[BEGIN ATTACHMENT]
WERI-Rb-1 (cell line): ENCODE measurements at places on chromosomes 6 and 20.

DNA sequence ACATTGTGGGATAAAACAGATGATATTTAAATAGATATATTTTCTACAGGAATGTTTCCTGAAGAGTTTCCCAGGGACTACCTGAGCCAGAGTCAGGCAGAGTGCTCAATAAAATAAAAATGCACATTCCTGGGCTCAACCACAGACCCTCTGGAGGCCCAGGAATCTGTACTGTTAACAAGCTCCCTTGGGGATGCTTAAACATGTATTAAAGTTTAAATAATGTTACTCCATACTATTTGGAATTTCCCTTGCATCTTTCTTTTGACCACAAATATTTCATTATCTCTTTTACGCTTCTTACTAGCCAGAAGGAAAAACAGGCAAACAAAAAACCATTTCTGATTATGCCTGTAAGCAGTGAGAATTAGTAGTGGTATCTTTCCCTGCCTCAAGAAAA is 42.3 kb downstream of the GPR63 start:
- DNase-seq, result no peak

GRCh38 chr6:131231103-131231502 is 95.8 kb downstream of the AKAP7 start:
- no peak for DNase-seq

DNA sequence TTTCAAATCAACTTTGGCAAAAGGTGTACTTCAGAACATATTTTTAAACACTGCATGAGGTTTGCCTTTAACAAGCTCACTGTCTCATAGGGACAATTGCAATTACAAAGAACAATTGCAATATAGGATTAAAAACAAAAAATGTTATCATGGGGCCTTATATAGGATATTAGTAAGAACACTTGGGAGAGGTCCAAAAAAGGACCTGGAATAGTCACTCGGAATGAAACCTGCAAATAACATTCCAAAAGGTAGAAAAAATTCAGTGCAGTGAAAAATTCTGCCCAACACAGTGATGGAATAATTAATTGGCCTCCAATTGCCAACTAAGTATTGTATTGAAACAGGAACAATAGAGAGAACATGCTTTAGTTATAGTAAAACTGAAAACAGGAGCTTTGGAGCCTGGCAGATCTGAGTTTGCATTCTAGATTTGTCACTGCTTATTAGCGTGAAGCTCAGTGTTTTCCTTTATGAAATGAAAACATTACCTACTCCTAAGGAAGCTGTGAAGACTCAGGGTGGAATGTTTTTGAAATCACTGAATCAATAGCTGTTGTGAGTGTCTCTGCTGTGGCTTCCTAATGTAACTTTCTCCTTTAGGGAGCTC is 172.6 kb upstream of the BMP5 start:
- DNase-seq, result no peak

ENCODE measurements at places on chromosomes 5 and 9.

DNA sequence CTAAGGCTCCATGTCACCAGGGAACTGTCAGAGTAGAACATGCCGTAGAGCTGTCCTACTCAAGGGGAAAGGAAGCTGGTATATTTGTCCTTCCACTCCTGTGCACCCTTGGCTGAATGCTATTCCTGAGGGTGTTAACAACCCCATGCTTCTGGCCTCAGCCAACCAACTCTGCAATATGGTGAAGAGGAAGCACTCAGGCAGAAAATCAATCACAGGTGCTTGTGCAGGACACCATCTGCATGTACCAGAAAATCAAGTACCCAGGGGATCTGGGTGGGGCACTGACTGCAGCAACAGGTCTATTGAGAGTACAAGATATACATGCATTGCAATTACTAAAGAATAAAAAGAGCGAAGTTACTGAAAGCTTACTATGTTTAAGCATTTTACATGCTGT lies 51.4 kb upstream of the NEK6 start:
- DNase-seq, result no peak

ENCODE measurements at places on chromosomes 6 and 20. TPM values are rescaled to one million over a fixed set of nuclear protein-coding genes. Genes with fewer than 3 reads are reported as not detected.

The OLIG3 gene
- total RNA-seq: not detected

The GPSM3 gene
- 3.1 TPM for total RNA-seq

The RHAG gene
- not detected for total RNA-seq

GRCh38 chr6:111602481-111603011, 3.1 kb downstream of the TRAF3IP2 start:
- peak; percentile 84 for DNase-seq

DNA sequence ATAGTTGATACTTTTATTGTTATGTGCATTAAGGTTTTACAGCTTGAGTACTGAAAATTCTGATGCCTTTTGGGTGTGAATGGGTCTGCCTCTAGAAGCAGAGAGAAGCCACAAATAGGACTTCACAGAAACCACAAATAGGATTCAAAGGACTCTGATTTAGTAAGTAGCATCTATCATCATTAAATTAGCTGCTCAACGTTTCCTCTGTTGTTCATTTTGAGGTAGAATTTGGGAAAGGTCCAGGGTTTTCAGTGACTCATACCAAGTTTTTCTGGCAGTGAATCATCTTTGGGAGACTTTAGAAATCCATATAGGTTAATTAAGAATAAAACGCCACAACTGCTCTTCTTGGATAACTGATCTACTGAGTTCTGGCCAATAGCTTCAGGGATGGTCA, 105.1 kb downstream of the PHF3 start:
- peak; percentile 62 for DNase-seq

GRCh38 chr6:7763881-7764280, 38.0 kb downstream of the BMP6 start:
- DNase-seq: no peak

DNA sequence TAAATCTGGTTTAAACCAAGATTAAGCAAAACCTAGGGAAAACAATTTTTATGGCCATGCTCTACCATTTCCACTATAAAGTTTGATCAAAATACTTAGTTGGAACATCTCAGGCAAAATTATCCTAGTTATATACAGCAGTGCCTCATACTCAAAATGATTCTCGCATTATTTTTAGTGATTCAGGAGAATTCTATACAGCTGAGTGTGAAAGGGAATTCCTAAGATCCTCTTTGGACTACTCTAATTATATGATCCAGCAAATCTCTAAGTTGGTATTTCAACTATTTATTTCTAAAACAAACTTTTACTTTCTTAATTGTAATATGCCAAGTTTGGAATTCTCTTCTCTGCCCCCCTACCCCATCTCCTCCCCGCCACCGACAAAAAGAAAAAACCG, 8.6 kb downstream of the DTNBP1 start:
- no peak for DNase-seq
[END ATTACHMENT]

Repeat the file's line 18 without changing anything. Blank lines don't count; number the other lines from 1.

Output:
GRCh38 chr6:111602481-111603011, 3.1 kb downstream of the TRAF3IP2 start: